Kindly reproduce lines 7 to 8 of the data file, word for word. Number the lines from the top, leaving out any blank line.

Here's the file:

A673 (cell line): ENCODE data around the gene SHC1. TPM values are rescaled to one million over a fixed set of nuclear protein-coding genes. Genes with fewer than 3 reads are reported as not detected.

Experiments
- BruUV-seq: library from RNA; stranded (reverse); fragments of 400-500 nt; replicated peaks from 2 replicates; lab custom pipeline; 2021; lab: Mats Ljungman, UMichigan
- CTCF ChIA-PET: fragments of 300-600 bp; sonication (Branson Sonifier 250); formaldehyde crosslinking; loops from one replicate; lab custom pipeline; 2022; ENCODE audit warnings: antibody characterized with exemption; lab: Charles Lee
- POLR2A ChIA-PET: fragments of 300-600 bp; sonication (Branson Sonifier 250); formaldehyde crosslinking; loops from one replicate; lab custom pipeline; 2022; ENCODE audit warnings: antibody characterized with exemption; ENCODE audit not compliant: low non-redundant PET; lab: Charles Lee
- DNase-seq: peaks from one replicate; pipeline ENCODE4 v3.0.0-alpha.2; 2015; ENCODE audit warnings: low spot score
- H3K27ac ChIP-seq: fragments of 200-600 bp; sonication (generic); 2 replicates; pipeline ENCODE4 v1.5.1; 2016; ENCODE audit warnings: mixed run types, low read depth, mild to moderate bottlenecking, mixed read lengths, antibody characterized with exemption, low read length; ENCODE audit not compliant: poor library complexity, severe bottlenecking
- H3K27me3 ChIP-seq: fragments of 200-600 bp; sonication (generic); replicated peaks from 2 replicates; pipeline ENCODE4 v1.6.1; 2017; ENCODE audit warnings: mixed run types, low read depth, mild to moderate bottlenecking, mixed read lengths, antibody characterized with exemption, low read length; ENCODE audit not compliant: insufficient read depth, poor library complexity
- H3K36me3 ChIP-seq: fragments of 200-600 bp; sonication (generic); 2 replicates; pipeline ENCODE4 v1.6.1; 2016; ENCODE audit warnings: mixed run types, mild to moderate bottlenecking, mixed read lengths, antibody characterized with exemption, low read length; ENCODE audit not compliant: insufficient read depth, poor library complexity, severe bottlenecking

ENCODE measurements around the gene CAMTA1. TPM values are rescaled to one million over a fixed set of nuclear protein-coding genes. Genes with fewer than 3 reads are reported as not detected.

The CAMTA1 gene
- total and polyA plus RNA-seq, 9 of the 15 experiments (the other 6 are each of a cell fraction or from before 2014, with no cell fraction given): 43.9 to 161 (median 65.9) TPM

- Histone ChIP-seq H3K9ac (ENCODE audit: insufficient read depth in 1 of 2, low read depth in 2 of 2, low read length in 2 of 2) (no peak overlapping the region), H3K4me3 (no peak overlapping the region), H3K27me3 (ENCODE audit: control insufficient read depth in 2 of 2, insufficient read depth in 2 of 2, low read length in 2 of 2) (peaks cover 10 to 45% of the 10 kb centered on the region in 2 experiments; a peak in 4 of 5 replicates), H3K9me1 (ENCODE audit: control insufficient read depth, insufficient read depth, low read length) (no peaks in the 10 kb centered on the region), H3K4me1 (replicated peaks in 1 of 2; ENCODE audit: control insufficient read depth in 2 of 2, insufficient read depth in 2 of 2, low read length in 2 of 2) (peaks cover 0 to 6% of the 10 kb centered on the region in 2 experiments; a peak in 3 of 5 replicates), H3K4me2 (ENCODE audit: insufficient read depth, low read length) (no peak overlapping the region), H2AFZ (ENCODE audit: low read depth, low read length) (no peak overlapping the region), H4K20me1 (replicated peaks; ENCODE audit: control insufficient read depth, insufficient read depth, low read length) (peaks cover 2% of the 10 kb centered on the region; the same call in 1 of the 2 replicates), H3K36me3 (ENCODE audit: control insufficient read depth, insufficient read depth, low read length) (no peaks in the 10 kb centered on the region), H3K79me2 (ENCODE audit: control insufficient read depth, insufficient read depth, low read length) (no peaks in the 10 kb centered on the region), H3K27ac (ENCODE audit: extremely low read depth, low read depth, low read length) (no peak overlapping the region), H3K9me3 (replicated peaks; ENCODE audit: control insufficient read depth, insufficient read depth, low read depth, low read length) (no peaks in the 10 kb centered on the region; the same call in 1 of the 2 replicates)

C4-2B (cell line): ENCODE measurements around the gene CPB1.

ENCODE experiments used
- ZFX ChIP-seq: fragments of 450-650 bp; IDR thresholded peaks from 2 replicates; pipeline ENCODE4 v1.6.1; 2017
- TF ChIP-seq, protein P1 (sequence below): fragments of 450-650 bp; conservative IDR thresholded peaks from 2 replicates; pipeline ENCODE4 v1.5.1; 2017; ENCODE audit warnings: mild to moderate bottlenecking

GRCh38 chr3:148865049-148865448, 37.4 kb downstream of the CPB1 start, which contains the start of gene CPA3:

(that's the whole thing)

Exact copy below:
- H3K27ac ChIP-seq: fragments of 200-600 bp; sonication (generic); 2 replicates; pipeline ENCODE4 v1.5.1; 2016; ENCODE audit warnings: mixed run types, low read depth, mild to moderate bottlenecking, mixed read lengths, antibody characterized with exemption, low read length; ENCODE audit not compliant: poor library complexity, severe bottlenecking
- H3K27me3 ChIP-seq: fragments of 200-600 bp; sonication (generic); replicated peaks from 2 replicates; pipeline ENCODE4 v1.6.1; 2017; ENCODE audit warnings: mixed run types, low read depth, mild to moderate bottlenecking, mixed read lengths, antibody characterized with exemption, low read length; ENCODE audit not compliant: insufficient read depth, poor library complexity